‘In Terms of Meaning’ by Roswitha Gerlitz (an opera director and writer), on her experience of COVID-19 isolation

May 11 2020

Roswitha Gerlitz

End of March 2020. While I settled into the isolation phase, I noticed that the quantity of my underwear, my slips, had shrunk alarmingly during a fortnight. I negated the conundrum, for the phenomenon of things and objects disappearing is a familiar one to everyone, which is the very reason I procrastinated and postponed action. What I mean is that everything, myself and others included, can disappear at any given moment, something I try not to think about unless confronted. Given that nothing has been taken outside the home, it is at home that the disappearance happens, the rule goes like ‘it’ll reappear, wait a few days, it’ll be found eventually’. Years of struggle have taught me to be patient and take these phenomena light-heartedly.

Things like one’s slips are different however. I need not search every corner of my living quarters. My slips are easily traceable either in the drawer where they belong, on the bedroom floor, in the laundry basket, in the washing machine or drying on the radiator. I braced myself to face the fact that almost half of them had disappeared. They are special things manufactured in Switzerland. That’s where my friend with her family lives. Her surname is the same as the company’s brand, she is an expert on philosophical subjects we share every now and then, and she wears those slips too. Made from the finest mercerised organic cotton with tiny bits of lace at the sides, featherlight hugging the skin. I enjoy wearing them, I don’t mistake them for rubbish or whatever else, I don’t change underwear once I’m out and about and I don’t lose them while wearing.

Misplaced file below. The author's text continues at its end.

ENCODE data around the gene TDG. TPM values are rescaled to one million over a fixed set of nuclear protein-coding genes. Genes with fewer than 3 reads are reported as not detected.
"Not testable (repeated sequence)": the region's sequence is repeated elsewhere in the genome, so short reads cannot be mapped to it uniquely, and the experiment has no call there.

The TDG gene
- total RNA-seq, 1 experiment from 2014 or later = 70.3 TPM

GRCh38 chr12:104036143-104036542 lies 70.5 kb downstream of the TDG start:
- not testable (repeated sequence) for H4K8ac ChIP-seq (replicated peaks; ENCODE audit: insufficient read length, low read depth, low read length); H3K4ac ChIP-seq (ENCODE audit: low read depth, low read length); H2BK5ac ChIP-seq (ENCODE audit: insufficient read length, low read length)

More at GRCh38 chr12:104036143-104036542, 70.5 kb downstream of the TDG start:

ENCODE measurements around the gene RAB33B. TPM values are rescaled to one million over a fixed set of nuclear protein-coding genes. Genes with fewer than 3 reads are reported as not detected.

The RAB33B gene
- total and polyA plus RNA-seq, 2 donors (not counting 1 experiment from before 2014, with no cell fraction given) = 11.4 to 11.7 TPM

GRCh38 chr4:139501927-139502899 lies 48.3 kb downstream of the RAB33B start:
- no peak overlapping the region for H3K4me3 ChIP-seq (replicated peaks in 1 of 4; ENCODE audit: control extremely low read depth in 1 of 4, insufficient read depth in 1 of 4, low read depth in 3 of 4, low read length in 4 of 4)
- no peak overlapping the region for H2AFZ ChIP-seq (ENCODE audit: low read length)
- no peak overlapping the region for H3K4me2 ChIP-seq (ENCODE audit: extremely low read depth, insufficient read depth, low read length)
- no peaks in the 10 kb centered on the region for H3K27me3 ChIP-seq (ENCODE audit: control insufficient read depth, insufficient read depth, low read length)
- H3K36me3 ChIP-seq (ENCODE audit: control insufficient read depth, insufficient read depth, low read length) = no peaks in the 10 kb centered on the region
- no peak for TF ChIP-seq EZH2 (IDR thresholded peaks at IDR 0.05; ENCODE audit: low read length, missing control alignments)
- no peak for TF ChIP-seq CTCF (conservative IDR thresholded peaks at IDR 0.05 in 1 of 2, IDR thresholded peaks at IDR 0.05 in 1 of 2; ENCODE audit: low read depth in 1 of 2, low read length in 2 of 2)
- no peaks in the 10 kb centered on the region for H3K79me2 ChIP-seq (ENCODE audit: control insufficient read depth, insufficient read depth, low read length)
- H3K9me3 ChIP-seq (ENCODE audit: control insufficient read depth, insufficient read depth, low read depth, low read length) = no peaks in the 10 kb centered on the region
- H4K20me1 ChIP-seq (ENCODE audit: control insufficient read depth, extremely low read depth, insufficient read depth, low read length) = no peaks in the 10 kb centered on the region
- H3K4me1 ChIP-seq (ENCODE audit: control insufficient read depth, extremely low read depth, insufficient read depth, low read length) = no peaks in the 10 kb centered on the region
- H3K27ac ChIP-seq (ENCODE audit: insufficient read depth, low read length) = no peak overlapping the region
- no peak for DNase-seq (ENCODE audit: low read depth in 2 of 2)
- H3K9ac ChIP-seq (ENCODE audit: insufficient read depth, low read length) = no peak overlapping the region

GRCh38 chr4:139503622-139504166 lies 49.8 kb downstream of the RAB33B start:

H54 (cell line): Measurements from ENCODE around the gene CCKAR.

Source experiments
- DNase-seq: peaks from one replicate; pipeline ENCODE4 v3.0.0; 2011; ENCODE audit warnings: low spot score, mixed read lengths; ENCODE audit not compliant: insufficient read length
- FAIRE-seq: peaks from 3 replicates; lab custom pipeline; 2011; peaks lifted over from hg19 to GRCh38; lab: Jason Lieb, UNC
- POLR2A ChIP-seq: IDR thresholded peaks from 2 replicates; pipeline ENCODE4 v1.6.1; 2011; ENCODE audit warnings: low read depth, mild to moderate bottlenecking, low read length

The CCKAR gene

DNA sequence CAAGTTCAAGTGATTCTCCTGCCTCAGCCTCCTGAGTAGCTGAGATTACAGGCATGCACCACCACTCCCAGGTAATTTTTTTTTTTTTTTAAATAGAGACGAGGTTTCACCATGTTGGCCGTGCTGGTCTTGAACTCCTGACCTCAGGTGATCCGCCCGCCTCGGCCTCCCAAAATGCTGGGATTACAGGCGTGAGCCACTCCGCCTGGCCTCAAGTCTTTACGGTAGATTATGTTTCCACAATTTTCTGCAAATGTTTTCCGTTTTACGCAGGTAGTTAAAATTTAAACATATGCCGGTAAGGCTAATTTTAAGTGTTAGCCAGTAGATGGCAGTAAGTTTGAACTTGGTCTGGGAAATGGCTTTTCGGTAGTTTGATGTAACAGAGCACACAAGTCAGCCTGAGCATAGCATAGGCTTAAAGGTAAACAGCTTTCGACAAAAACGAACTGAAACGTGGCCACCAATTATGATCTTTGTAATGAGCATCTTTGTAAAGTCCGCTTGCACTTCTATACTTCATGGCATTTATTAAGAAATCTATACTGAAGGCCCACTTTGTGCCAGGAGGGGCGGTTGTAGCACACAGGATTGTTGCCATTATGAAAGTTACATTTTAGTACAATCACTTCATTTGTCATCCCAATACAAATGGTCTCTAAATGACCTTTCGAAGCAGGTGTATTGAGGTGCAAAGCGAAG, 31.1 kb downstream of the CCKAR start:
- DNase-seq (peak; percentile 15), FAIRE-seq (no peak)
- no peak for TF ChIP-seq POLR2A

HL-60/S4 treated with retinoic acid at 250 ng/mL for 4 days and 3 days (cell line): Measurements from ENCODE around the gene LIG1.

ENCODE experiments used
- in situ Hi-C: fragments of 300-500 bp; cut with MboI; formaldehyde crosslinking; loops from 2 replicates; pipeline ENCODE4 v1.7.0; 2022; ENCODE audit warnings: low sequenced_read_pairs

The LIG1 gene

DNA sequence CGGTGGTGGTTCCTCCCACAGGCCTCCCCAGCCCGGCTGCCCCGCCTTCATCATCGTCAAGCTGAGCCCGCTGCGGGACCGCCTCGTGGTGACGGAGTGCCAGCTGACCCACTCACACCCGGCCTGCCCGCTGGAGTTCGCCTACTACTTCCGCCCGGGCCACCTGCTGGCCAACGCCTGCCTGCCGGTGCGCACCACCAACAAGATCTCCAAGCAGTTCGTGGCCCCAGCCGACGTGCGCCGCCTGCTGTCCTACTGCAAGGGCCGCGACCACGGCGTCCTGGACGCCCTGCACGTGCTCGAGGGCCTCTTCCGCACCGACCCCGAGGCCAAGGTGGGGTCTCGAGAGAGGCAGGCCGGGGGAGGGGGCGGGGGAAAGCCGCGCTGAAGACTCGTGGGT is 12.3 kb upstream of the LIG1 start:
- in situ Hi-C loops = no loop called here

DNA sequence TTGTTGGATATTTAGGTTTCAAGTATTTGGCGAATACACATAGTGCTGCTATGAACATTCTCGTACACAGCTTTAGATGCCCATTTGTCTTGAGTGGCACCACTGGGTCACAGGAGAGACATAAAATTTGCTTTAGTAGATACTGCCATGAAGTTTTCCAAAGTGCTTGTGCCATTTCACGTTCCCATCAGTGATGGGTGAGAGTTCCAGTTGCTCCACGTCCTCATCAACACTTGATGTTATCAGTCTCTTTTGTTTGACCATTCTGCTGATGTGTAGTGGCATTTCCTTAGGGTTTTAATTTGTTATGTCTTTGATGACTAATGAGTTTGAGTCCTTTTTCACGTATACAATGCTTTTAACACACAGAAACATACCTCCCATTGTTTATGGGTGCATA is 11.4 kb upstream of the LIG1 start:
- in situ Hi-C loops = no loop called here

Neither do I want to elaborate on the pandemic’s progress and cut straight to the one matter that stuck with me from the very beginning of that invisible, phenomenal ‘covid-thing’ that caused the panic shopping. The hoarding of food, cleaning and personal care goods focused on toilet paper right from the start. Mainstream media topic on and off online, I didn’t understand the urgency of stacking up on toilet paper. Most of it is imported from China I was told, nevertheless incomprehensible to me and proved to be ill-informed. First sign of the public’s panic about a shortage, or the possibility of a disappearing paper-pulp was a Damocles sword looming over preBrexit negotiations. UK’s manufacturers are now working full power to fill the emptiness of shelves.

To read the full paper, download the PDF below: